“I enjoy polo because its patterns resemble those of hockey.” – Larry Robinson
On June 2, 1951, Larry Clark Robinson was born in Winchester, Ontario, a man destined for the ice. His sporting career started in a hockey stadium, exhibiting his prowess as a solid defender. He turned professional and played from 1969 to 1992, earning no less than six Stanley Cups playing for the Montreal Canadiens.
Larry Robinson on the left for the Montreal Canadiens.
Big Bird, as he is known, also has two James Norris Memorial Trophies in his showcase, which he won for being the best defensive player in the NHL season, and a Conn Smythe Trophy for being the MVP of the 1978 playoffs.
Once he retired, he couldn’t leave his passion for sport behind, moving on to be a coach. He entered the Hockey Hall of Fame in 1995, when he won his first title on the bench, assisting coach Jacques Lemaire with the New Jersey Devils. Then, as head coach, he won the Stanley Cup in 1999/2000 League. A feat he repeated as assistant coach to Kevin Constantine in the 2002/2003 National Hockey League season. Only two weeks ago, as Consultant of the St. Louis Blues, he won his tenth ring.
Why are we talking about a hockey superstar in a polo magazine, then? Well, because Larry Robinson was a polo player for most of his life, too! As he himself once said to the New York Times: “I enjoy polo because its patterns resemble those of hockey.”
“It’s a fascinating, frustrating game. You know what you want to do, but you can’t always get the horse to get there.”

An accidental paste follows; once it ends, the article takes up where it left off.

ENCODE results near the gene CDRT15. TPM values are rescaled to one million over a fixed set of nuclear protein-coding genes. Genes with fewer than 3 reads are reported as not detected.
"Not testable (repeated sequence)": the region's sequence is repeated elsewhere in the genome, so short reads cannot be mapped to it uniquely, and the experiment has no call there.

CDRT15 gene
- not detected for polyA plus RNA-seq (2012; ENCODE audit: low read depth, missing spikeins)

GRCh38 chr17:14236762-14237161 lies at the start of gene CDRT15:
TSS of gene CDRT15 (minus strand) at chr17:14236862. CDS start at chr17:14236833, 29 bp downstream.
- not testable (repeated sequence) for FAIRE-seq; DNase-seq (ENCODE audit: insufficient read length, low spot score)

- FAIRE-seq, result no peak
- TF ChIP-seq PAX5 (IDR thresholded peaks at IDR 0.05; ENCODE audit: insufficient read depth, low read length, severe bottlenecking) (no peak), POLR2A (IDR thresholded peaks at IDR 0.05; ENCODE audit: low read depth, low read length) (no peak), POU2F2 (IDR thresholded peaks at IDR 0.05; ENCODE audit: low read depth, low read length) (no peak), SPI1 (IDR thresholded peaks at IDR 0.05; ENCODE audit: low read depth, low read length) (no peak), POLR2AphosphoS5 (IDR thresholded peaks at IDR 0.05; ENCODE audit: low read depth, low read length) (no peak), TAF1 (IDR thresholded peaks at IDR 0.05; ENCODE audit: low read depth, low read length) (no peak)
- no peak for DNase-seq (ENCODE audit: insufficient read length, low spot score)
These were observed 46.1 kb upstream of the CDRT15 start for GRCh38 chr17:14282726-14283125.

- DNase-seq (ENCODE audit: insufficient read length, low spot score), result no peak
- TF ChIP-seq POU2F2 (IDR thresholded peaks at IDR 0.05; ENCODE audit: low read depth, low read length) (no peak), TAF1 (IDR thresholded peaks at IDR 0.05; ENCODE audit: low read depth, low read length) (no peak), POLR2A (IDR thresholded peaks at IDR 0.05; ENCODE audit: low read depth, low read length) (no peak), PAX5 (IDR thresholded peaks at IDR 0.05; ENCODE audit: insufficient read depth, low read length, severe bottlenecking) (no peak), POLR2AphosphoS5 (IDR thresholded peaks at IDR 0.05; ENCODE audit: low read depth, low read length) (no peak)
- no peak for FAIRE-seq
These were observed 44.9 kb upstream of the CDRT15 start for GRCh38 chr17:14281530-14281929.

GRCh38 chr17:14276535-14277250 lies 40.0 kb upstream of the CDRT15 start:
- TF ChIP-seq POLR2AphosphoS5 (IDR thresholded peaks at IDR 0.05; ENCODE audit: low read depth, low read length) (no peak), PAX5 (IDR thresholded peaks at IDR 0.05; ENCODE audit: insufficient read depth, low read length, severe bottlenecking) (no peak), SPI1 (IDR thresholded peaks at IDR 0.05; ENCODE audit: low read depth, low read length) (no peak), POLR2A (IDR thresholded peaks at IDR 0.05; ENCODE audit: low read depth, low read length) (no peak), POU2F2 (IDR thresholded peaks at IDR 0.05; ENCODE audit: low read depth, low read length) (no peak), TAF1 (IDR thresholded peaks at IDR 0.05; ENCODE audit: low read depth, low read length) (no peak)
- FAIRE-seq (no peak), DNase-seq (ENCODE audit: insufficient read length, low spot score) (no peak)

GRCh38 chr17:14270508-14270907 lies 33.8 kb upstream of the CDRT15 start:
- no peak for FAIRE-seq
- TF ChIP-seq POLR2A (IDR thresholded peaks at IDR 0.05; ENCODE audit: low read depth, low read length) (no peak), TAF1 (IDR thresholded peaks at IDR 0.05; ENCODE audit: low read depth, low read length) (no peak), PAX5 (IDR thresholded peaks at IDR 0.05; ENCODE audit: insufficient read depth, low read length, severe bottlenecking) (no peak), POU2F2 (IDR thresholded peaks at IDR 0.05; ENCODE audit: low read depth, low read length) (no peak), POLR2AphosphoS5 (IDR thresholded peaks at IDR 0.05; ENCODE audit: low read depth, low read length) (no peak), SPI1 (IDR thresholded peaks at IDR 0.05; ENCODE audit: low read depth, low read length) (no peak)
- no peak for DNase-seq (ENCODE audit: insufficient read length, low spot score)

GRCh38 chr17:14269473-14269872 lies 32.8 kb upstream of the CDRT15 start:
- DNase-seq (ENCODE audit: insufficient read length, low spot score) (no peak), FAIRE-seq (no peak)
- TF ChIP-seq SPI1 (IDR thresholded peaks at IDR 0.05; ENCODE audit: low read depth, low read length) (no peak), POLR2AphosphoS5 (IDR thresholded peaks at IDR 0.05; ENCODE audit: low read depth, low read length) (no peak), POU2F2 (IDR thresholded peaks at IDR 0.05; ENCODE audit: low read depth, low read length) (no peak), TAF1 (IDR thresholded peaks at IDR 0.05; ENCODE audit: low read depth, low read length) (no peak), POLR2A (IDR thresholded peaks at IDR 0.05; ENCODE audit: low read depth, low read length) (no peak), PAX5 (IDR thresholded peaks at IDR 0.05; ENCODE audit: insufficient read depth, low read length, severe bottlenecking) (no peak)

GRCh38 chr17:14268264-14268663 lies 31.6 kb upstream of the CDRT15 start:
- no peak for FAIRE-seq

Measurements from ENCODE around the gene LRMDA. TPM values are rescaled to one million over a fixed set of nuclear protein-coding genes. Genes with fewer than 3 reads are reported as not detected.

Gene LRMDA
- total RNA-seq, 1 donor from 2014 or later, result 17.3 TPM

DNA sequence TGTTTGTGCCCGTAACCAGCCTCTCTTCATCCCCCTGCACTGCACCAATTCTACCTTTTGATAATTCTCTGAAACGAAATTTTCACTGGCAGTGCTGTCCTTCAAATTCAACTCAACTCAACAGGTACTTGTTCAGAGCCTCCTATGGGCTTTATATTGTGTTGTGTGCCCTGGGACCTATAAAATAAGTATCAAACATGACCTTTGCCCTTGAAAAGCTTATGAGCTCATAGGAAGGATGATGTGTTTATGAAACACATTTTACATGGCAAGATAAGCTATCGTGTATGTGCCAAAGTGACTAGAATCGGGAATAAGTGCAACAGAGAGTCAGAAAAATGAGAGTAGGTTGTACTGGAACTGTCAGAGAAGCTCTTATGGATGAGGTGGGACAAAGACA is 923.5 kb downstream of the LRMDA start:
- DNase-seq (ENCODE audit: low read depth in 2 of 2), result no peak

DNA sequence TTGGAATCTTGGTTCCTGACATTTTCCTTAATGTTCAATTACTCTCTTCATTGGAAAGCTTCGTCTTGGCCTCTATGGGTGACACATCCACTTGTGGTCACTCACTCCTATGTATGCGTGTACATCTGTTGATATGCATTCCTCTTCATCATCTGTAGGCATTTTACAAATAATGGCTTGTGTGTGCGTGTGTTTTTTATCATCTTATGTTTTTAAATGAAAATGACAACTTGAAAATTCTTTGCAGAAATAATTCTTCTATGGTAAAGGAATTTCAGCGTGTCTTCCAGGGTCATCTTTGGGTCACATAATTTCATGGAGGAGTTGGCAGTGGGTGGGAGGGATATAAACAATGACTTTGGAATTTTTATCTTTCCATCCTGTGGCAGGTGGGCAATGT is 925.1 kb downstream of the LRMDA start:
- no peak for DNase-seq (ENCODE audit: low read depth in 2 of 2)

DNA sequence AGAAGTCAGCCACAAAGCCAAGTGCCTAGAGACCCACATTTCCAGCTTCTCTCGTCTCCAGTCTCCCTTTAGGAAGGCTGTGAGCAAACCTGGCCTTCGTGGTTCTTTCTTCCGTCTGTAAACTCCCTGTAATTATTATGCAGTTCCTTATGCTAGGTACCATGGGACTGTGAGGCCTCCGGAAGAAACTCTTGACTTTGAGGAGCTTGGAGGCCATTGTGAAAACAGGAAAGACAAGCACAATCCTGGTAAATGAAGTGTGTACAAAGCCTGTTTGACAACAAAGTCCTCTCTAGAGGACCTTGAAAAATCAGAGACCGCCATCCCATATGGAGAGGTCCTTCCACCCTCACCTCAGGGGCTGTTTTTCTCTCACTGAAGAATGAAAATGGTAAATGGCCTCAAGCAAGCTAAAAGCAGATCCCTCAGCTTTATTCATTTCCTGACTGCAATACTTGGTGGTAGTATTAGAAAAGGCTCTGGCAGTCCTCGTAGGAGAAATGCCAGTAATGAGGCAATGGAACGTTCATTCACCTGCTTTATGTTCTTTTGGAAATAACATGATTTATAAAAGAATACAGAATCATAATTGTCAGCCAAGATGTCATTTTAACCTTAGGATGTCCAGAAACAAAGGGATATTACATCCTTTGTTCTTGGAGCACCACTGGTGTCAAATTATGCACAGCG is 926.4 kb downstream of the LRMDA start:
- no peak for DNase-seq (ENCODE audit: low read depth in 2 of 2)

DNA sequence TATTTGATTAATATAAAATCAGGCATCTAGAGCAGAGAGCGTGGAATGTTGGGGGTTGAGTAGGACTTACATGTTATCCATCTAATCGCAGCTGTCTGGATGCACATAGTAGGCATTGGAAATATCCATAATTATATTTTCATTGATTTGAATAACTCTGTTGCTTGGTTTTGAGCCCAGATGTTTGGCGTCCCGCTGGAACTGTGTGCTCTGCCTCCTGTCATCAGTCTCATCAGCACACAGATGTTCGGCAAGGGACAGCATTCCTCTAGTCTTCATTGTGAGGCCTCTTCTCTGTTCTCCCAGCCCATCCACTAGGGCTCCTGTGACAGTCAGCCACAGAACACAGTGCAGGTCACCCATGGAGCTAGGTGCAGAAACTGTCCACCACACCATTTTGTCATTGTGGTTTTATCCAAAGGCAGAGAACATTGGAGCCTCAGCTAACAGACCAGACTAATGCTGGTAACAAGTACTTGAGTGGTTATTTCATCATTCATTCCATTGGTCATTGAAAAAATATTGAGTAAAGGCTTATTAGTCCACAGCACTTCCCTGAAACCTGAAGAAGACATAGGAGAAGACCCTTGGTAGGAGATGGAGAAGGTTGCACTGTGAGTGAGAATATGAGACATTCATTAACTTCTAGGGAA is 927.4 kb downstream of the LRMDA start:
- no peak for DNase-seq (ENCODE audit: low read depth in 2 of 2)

Even though it is very different from polo, Larry Robinson is passionate about polo. Raised on a farm in Marvelville, Ontario, he grew up between horses. And even when he was playing, he lived on the outskirts of Montreal, where he became the co-founder of the Montreal Polo Club. In the NHL off-season he played polo (between July and October). His passion was so strong that in 1987 he missed the start of the NHL season due to an injury he suffered playing polo.
For a decade now, he has been a regular participant in the tournaments organized by the Sarasota Polo Club, while he is also one of the 40 owners of the venue in Lakewood Ranch, Florida. In an interview with the New York Times, he said: “It’s a fascinating, frustrating game. You know what you want to do, but you can’t always get the horse to get there.” He also talked about Big Shame, a 1,300-pound grey gelding that lived for over two decades and was his favorite pony ever since his time playing for the Montreal Canadiens.
Dennys Santana, who has played with him in Sarasota, said that Robinson is known for his height and power. “He usually plays back because he has a strong hit. We have played against each other a few times. He’s good people, a fun person.”SARASOTA POLO CLUB